The third and final episode opens with a brief recap on last week’s death of Beryl Evans and a short sequence in which the Notting Hill police are pressing Timothy Evans to confess (although the official records, still in existence and held at The National Archives, reveal that the confessions were volunteered and received in an atmosphere of calm and restraint. Evans himself made no allegations against the police of any duress, undue influence or aggression).
We then start to hear the rather incongruous-seeming strains of Whispering Grass (Don’t Tell The Trees) – a popular song first heard on the radio in 1940. As in previous episodes, the scene-setting and atmosphere are convincing and authentic-feeling. Christie is again depicted as being stooped and shuffling whereas he was known to be relatively tall and of a brisk and upright – somewhat military – bearing (and only wearing glasses in the latter years of his life).
The scene then moves to the Old Bailey and the Evans murder trial in March 1950 with Christie giving evidence; his testifying to the drunken rows between Beryl and Timothy Evans, police attendance at the house and the attempt by him to push her out of their upstairs (kitchen) window were all witnessed and documented as true, as was Christie’s complaint of physical incapacity from fibrositis. Indeed, he really was permitted by the judge to sit whilst giving evidence. But there is no record of Christie having consulted his GP, Dr Odess, during the trial in order to avoid giving evidence – he was thought to have rather enjoyed his role as reluctant ‘star witness’. This depressive episode actually came well after the end of the trial and was partly a consequence of trouble with neighbours in the house itself and for which he and Ethel had been prescribed the sedative phenobarbitone. The trial then proceeds along the general lines of the transcript. Later on, Christie is recalled to the witness box and reference is made to his last conviction being in 1938 whereas it was actually 1933 (for the theft of a motor car).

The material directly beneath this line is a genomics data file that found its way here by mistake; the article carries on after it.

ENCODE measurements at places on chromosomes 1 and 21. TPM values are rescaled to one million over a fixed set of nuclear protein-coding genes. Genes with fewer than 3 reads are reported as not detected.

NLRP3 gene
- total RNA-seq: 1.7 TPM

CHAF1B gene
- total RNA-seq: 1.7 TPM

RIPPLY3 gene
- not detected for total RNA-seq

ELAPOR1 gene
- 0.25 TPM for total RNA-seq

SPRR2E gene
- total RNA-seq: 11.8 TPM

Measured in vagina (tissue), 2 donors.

A subsequent scene, in which Ethel becomes agitated and angry with Christie, and makes a direct accusation of him having killed baby Geraldine, is an invention and not congruent what is known of Ethel’s demeanour and relationship with her husband or the chronology of events on 8 November 1949 and following days.
Christie’s final victim Hectorina Mackay Maclennan (known as ‘Ina’ rather than ‘Rina’ as depicted) is killed a few days prior to his final departure from the house at the end of March 1953. Finally, Christie’s dog is shown as being abandoned in a park whereas it was actually taken to a local man in Ladbroke Grove to be put down on the very last day of Christie’s time in the house.
In summary, as before, the entire production is of great quality with some sure-to-be-award-winning performances, especially by Tim Roth as Christie. The story rightly describes itself as ‘based upon real events’ and somewhat follows the ‘Standard Version’ which is generally accepted as being the truth of what really happened. For better or worse, this production will lend much further weight to the belief in what may well be a misrepresentation of what actually took place. However one might wish otherwise, the deeper, impartial analysis of all the available material inevitably leads one towards the sense that there really was no miscarriage of justice.